Clinical manifestations and erythrocyte adhesion to endothelium in sickle cell syndrome.Am J Hematol. 1985 Jun; 19(2):121-30.AJ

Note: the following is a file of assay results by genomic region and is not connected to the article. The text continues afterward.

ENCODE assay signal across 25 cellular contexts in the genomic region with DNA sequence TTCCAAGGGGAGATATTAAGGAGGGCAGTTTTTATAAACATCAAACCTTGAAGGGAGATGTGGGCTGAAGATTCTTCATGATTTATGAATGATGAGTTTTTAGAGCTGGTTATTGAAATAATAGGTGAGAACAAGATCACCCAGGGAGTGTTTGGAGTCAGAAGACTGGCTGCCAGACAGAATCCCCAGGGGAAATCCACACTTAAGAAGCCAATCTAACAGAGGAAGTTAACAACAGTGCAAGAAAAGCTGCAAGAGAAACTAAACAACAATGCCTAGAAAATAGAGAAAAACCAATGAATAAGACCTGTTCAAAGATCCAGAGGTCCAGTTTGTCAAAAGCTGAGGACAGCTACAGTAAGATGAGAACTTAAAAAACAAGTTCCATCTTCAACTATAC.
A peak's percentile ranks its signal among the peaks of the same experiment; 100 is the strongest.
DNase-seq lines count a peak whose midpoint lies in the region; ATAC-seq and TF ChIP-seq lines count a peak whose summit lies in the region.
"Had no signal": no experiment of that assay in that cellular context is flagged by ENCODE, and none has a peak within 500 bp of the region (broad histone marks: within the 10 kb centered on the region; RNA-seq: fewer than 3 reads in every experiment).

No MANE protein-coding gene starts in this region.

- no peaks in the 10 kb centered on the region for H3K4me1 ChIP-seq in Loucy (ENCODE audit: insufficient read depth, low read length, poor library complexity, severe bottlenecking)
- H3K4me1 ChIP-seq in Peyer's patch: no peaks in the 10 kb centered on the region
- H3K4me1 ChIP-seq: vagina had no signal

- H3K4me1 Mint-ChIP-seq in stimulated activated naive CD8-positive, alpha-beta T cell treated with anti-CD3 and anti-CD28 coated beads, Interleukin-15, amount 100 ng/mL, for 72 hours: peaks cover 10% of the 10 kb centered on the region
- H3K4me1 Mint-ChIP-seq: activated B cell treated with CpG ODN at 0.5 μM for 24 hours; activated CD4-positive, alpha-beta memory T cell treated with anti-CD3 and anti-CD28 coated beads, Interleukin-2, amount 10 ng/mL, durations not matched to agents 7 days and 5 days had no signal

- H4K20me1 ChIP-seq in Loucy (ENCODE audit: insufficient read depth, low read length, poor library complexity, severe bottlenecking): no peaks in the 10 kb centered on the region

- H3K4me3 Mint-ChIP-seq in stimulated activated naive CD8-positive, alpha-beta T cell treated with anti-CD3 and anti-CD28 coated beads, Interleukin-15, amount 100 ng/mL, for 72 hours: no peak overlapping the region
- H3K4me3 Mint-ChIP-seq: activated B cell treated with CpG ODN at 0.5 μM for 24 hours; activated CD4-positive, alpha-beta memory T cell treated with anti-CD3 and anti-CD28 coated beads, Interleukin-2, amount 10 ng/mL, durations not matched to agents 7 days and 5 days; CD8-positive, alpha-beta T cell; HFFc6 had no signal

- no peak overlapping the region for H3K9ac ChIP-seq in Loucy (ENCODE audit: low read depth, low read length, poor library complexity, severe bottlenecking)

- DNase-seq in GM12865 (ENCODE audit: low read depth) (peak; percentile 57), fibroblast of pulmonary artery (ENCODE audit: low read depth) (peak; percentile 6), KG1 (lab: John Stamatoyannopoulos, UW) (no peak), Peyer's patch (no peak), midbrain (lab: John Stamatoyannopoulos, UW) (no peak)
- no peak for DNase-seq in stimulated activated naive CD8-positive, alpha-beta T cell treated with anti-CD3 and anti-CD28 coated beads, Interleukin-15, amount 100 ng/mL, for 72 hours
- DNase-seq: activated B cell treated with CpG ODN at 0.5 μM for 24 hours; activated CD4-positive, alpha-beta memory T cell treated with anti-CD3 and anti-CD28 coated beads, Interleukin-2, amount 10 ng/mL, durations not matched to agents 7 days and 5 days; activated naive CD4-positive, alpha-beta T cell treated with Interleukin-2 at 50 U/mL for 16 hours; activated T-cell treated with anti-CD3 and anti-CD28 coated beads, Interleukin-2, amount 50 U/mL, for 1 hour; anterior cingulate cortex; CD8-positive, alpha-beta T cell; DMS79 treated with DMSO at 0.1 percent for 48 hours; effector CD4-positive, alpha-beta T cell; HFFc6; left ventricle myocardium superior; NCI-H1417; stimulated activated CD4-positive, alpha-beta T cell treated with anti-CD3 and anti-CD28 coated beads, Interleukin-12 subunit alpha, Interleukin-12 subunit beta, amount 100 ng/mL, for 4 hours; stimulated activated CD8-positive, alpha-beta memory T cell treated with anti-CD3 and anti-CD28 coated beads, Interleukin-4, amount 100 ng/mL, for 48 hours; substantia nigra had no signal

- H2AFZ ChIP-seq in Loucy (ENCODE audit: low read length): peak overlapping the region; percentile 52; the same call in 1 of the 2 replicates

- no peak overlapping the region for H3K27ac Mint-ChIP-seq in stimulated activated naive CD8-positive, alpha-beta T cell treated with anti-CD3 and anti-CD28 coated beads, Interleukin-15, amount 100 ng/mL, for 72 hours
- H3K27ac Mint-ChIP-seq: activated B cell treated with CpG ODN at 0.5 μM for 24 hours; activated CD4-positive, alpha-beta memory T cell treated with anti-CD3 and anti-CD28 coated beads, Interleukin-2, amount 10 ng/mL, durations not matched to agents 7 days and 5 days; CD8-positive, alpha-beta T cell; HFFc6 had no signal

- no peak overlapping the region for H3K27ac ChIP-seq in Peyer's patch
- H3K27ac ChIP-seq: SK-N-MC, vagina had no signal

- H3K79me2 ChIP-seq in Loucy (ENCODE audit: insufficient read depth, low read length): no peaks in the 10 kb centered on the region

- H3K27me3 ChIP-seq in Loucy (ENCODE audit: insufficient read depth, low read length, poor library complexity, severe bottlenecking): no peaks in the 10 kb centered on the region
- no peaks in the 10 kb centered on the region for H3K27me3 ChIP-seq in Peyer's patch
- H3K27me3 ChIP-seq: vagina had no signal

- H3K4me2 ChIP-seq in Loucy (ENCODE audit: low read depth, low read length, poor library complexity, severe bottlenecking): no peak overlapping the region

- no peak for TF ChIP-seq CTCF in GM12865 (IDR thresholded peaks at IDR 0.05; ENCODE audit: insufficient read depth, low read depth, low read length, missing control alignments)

Painful vasocclusive episodes are one of the most prominent pathological features of sickle cell disease. In addition to abnormal shape and poor deformability, increased adhesion of red cells to endothelium has been reported. On several occasions, we have studied the adhesion of erythrocytes from 30 patients with mixed sickle cell syndromes to evaluate the influence of clinical conditions. The percentage of erythrocytes adhering was significantly higher when erythrocytes from sickle patients were compared with controls (p less than 0.01). Furthermore, adhesion was significantly higher when the patients were in crises (p less than 0.01), and the highest values of all were observed in patients with inflammatory conditions. To investigate the possibility that a limited population of red cells could be responsible for the increase in red cell adhesion, we have measured the HbS concentration in the different washes and found that the HbS concentration was higher in the last washes compared to the first washes. Sickle red cells capable of protein synthesis (young red cells) were labelled with [3H] leucine. The adhesion to endothelial cells of [3H] leucine-labelled red cells was higher than that of the 51Cr-labelled red cells from the same patient. On the other hand, the most dense sickle red cells separated by density gradient adhered to a greater extent than the light red cells. This apparent discrepancy could be partly explained by the presence of [3H] leucine-labelled red cells in the dense fractions of sickle red cells separated by stractan gradient.